Friday, August 7, 2015

The Big Questions Begin

Children come into this world ignorant.  And what a beautiful thing!  Ignorant of war and prejudice and pain and death and all of the yucky parts of being alive.  If they are lucky, they are in a world of family and fairies and forever.

Slowly but surely, reality creeps in.  Shots at the doctor.  Mean kids on the playground.  Being left with a babysitter.  Wondering how the baby in mommy's tummy actually gets out, or what would happen if an airplane's engine stopped working mid-flight.  Pain, shame, abandonment, curiosity, fear.  It comes gradually, but it comes early.  And as my six year old has become more aware, the questions have begun.

The innocence of these questions tugs at my heart.

Last year he asked why it is that some people have "brown" skin and some people have "yellow" skin.  And why it is that some people's mommies and daddies live in two different houses.  And why some kids have two mommies, or two daddies.

These questions are typical, and I tried to answer them in a simplistic, honest way.  People have different skin colors just like people have different hair colors.  Sometimes mommies and daddies decide they don't want to live together anymore and that's okay.  And some girls marry girls, some boys marry boys, and some girls marry boys.  Anyone can be parents.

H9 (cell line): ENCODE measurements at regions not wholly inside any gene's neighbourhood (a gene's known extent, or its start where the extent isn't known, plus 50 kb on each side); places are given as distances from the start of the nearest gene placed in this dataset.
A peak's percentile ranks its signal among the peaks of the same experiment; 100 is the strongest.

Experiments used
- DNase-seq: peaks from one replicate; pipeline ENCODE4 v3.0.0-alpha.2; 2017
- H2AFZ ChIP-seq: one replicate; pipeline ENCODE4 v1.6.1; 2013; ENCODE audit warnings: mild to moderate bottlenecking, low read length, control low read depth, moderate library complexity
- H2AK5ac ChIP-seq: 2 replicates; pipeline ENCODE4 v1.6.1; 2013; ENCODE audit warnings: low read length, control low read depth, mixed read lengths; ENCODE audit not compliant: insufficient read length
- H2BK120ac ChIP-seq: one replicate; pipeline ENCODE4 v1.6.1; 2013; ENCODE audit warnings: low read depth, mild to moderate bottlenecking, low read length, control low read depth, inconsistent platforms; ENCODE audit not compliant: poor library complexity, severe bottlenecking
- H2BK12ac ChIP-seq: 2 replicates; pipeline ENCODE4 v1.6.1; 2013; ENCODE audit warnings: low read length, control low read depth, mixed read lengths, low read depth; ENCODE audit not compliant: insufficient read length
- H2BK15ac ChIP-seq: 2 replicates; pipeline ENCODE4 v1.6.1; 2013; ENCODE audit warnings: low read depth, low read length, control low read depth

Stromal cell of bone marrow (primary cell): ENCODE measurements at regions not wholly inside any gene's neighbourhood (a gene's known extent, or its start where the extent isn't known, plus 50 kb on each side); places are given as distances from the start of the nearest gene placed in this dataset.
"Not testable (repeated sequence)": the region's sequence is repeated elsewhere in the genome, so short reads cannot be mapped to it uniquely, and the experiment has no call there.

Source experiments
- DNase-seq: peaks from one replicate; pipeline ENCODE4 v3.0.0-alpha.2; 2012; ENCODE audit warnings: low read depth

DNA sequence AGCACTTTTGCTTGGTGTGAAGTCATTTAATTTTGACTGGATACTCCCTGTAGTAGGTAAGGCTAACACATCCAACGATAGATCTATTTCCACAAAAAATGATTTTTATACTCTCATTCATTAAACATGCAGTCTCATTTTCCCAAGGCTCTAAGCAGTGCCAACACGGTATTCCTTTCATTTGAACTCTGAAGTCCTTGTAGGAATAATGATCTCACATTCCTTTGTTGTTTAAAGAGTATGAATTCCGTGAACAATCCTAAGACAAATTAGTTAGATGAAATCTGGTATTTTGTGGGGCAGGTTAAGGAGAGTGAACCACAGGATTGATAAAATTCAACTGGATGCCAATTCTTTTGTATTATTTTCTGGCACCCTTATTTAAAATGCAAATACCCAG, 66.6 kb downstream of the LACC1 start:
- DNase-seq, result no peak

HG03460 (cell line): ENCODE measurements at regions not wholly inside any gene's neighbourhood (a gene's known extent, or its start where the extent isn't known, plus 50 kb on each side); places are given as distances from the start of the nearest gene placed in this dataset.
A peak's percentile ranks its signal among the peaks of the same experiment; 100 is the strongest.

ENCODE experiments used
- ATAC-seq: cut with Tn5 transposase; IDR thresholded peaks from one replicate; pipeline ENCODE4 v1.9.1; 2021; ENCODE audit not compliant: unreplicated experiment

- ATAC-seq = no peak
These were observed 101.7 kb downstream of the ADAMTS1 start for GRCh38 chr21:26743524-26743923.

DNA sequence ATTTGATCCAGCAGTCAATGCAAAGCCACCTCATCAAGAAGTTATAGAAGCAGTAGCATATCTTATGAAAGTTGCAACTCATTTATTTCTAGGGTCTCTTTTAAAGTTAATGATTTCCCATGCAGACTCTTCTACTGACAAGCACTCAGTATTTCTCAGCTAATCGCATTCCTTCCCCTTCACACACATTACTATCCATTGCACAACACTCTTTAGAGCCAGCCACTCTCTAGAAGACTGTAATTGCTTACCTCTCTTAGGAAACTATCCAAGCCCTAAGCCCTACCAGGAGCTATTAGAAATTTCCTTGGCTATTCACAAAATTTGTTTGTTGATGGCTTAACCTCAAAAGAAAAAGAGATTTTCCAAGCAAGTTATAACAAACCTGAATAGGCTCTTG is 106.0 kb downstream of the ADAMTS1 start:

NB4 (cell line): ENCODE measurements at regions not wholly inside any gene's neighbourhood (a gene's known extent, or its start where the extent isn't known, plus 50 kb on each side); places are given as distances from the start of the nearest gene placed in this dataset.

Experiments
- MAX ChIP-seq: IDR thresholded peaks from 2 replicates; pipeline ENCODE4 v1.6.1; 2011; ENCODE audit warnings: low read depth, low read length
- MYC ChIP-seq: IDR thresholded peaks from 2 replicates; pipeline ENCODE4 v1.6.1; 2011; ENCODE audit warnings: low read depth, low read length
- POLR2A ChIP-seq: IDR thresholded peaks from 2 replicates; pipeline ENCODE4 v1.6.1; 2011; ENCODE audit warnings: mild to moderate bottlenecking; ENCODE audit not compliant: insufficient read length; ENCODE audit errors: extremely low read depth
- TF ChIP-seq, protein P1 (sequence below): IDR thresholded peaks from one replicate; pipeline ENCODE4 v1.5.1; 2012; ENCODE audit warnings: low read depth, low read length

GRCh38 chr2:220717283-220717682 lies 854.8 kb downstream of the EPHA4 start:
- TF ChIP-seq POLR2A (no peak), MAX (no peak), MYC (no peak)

But the death questions tend to trip me up.

Braden didn't start asking about death until about a year ago, when my mother's 20 year old poodle, Snowey, died.  I was honest with the kids that she died, but it wasn't until I told them that I realized Braden didn't even know what death was.

You mean, she's never coming back?  Where is she? What if we want to play with her again?  Why did she die? 

If I were a religious person, this would be easier.  I would love to tell my son that Snowey went to doggy heaven and she is prancing around happy and we'd all see her again someday.  But I don't know that - not for sure, anyway.  So I told him what I knew.

No, she's never coming back.  Her body is in the ground, and she died because she was very, very old.  But we will always remember her and she will live forever in our hearts.

It wasn't until a couple of days later that Braden put two and two together.

Does everyone die?  Will you die?  Will I die?  When?  But mommy, I'll miss you so much!

The look on Braden's face when he learned the truth was heartbreaking.  Life is tragic.  I forget that sometimes.

That was a year or so ago.  Then, two nights ago, out of nowhere, Braden, now a bit more sophisticated, made a confession.

Mommy, sometimes I can't sleep because I am worried about you dying.  I don't want you to die. Why do you have to die?  

It's times like these that I want to hit the pause button and go consult an expert or a book so that I can give the right answer.  The answer that will bring him peace.  That will alleviate his anxiety. That will let him down easy.  That will keep him in his fantasy world a bit longer.